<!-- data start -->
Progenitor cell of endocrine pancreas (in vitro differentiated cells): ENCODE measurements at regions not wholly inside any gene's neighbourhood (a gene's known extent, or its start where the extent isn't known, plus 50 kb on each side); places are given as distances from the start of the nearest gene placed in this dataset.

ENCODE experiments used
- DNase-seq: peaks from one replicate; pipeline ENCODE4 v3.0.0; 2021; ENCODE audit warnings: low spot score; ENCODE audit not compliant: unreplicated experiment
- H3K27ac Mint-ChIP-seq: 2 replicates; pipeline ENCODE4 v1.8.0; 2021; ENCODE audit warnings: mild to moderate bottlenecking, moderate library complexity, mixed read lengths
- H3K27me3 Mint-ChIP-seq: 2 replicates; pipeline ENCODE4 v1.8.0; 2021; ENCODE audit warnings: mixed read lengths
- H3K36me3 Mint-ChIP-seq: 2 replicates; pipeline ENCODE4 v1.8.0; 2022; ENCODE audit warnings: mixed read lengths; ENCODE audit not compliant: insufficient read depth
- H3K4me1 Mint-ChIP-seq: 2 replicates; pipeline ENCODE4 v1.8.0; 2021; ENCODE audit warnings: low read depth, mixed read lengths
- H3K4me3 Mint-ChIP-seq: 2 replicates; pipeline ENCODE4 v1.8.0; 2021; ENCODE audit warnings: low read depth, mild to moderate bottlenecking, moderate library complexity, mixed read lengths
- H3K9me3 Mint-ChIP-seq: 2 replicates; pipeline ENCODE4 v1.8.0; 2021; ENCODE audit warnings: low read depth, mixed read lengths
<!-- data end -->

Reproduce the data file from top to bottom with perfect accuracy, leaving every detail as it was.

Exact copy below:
Progenitor cell of endocrine pancreas (in vitro differentiated cells): ENCODE measurements at regions not wholly inside any gene's neighbourhood (a gene's known extent, or its start where the extent isn't known, plus 50 kb on each side); places are given as distances from the start of the nearest gene placed in this dataset.

ENCODE experiments used
- DNase-seq: peaks from one replicate; pipeline ENCODE4 v3.0.0; 2021; ENCODE audit warnings: low spot score; ENCODE audit not compliant: unreplicated experiment
- H3K27ac Mint-ChIP-seq: 2 replicates; pipeline ENCODE4 v1.8.0; 2021; ENCODE audit warnings: mild to moderate bottlenecking, moderate library complexity, mixed read lengths
- H3K27me3 Mint-ChIP-seq: 2 replicates; pipeline ENCODE4 v1.8.0; 2021; ENCODE audit warnings: mixed read lengths
- H3K36me3 Mint-ChIP-seq: 2 replicates; pipeline ENCODE4 v1.8.0; 2022; ENCODE audit warnings: mixed read lengths; ENCODE audit not compliant: insufficient read depth
- H3K4me1 Mint-ChIP-seq: 2 replicates; pipeline ENCODE4 v1.8.0; 2021; ENCODE audit warnings: low read depth, mixed read lengths
- H3K4me3 Mint-ChIP-seq: 2 replicates; pipeline ENCODE4 v1.8.0; 2021; ENCODE audit warnings: low read depth, mild to moderate bottlenecking, moderate library complexity, mixed read lengths
- H3K9me3 Mint-ChIP-seq: 2 replicates; pipeline ENCODE4 v1.8.0; 2021; ENCODE audit warnings: low read depth, mixed read lengths